The Energy Policy and Conservation Act (EPCA), as amended by the Energy Policy Act of 1992 (EPACT), establishes that the U.S. Department of Energy (DOE) regulate efficiency levels of certain commercial heating, ventilating, and air-conditioning (HVAC) and service water-heating (SWH) equipment categories. Initial minimum efficiency levels for products falling under these categories were established in EPACT, based on the requirements in ASHRAE/IES Standard 90.1-1989. EPCA requirements state that, if the American Society of Heating, Refrigerating and Air-Conditioning Engineers, Inc. (ASHRAE) amends efficiency levels prescribed in Standard 90.1-1989, then DOE must establish an amended uniform national manufacturing standard at the minimum level specified in amended Standard 90.1.
On October 29, 1999, ASHRAE approved the amended Standard 90.1 (Standard 90.1-1999), which increases the minimum efficiency levels for some of the commercial HVAC and SWH equipment covered by EPCA 92. DOE asked Pacific Northwest National Laboratory (PNNL)2 to conduct a screening analysis to determine the energy-savings potential of the efficiency levels listed in Standard 90.1-1999. The analysis estimated the annual national energy savings and carbon emissions reductions that would result if the EPACT-covered products were required to meet these efficiency levels, and additional energy-savings potential for these products if they exceeded these levels.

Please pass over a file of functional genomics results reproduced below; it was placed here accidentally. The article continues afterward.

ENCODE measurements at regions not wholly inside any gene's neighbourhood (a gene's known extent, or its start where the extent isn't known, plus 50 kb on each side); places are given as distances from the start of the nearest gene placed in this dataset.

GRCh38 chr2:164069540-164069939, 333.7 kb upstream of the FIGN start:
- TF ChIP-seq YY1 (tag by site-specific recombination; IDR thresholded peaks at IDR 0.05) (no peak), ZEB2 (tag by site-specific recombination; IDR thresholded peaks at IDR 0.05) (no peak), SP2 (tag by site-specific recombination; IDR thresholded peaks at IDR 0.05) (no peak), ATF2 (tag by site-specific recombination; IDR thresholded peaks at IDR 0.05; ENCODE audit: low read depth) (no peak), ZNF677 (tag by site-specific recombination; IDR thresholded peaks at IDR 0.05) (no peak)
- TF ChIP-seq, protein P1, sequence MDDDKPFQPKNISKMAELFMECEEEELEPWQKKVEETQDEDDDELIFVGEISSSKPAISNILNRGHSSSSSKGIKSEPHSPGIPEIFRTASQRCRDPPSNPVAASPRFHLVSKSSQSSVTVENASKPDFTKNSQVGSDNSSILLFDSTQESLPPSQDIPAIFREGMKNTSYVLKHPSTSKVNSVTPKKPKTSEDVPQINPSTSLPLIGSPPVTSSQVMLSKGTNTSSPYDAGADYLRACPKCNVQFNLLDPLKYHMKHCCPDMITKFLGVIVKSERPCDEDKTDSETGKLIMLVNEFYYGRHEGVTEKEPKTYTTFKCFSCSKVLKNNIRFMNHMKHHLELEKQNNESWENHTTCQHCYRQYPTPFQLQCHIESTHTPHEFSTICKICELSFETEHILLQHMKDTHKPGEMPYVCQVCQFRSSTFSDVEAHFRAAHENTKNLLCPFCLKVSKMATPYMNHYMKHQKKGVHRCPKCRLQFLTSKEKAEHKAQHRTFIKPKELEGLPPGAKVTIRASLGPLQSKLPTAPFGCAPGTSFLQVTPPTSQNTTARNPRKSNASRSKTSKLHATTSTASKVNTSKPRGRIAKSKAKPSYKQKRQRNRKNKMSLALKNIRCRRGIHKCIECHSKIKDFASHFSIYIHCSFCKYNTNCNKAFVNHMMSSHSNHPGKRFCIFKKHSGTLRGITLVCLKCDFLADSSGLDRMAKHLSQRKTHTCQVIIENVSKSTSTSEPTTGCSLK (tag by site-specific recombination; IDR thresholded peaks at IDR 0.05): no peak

From 2004 through 2030, the estimated national energy savings achieved by adopting Standard 90.1-1999 efficiency levels for spacecooling equipment is about 3 quadrillion Btu (quads3). The energy savings potential for space-heating equipment is about 0.5 quad and for water-heating equipment is about 0.06 quad. The cumulative commercial-sector building energy consumption during the same time period is estimated to be 485 quads. The total carbon emissions reduction is about 52 millions of metric tons (MMtons).